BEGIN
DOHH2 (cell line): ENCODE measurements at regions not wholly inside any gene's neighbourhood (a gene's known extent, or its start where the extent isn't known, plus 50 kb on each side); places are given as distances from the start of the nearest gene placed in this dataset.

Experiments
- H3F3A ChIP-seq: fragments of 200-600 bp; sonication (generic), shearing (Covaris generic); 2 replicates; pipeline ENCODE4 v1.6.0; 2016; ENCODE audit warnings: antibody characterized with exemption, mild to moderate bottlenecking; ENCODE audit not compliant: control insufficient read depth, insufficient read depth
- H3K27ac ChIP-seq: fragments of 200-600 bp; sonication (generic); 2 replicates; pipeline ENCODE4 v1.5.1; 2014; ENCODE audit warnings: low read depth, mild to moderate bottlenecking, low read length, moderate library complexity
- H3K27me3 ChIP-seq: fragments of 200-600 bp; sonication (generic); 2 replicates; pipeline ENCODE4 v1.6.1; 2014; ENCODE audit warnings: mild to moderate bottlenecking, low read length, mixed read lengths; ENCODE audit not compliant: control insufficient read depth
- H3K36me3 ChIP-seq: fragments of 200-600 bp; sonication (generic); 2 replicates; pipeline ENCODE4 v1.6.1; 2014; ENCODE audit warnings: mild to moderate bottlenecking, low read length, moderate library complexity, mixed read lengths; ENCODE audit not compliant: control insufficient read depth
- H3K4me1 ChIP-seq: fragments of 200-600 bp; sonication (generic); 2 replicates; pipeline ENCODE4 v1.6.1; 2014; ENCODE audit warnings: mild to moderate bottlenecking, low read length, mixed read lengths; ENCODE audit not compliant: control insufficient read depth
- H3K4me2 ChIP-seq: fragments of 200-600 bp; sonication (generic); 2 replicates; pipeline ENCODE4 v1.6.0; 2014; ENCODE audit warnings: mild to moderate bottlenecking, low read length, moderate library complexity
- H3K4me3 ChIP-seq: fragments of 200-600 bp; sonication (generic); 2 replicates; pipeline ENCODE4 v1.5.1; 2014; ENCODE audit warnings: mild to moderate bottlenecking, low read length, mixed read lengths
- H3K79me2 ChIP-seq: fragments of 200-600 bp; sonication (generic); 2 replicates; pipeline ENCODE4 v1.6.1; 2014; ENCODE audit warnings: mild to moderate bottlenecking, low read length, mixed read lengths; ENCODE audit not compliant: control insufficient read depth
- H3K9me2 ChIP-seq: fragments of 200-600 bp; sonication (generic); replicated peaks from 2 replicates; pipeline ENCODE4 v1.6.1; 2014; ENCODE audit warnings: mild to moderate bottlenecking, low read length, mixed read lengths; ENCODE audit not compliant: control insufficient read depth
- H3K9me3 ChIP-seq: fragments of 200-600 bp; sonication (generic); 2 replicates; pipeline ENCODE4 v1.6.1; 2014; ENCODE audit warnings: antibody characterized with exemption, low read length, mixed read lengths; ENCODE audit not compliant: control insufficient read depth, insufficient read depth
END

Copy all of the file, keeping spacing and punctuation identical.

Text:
DOHH2 (cell line): ENCODE measurements at regions not wholly inside any gene's neighbourhood (a gene's known extent, or its start where the extent isn't known, plus 50 kb on each side); places are given as distances from the start of the nearest gene placed in this dataset.

Experiments
- H3F3A ChIP-seq: fragments of 200-600 bp; sonication (generic), shearing (Covaris generic); 2 replicates; pipeline ENCODE4 v1.6.0; 2016; ENCODE audit warnings: antibody characterized with exemption, mild to moderate bottlenecking; ENCODE audit not compliant: control insufficient read depth, insufficient read depth
- H3K27ac ChIP-seq: fragments of 200-600 bp; sonication (generic); 2 replicates; pipeline ENCODE4 v1.5.1; 2014; ENCODE audit warnings: low read depth, mild to moderate bottlenecking, low read length, moderate library complexity
- H3K27me3 ChIP-seq: fragments of 200-600 bp; sonication (generic); 2 replicates; pipeline ENCODE4 v1.6.1; 2014; ENCODE audit warnings: mild to moderate bottlenecking, low read length, mixed read lengths; ENCODE audit not compliant: control insufficient read depth
- H3K36me3 ChIP-seq: fragments of 200-600 bp; sonication (generic); 2 replicates; pipeline ENCODE4 v1.6.1; 2014; ENCODE audit warnings: mild to moderate bottlenecking, low read length, moderate library complexity, mixed read lengths; ENCODE audit not compliant: control insufficient read depth
- H3K4me1 ChIP-seq: fragments of 200-600 bp; sonication (generic); 2 replicates; pipeline ENCODE4 v1.6.1; 2014; ENCODE audit warnings: mild to moderate bottlenecking, low read length, mixed read lengths; ENCODE audit not compliant: control insufficient read depth
- H3K4me2 ChIP-seq: fragments of 200-600 bp; sonication (generic); 2 replicates; pipeline ENCODE4 v1.6.0; 2014; ENCODE audit warnings: mild to moderate bottlenecking, low read length, moderate library complexity
- H3K4me3 ChIP-seq: fragments of 200-600 bp; sonication (generic); 2 replicates; pipeline ENCODE4 v1.5.1; 2014; ENCODE audit warnings: mild to moderate bottlenecking, low read length, mixed read lengths
- H3K79me2 ChIP-seq: fragments of 200-600 bp; sonication (generic); 2 replicates; pipeline ENCODE4 v1.6.1; 2014; ENCODE audit warnings: mild to moderate bottlenecking, low read length, mixed read lengths; ENCODE audit not compliant: control insufficient read depth
- H3K9me2 ChIP-seq: fragments of 200-600 bp; sonication (generic); replicated peaks from 2 replicates; pipeline ENCODE4 v1.6.1; 2014; ENCODE audit warnings: mild to moderate bottlenecking, low read length, mixed read lengths; ENCODE audit not compliant: control insufficient read depth
- H3K9me3 ChIP-seq: fragments of 200-600 bp; sonication (generic); 2 replicates; pipeline ENCODE4 v1.6.1; 2014; ENCODE audit warnings: antibody characterized with exemption, low read length, mixed read lengths; ENCODE audit not compliant: control insufficient read depth, insufficient read depth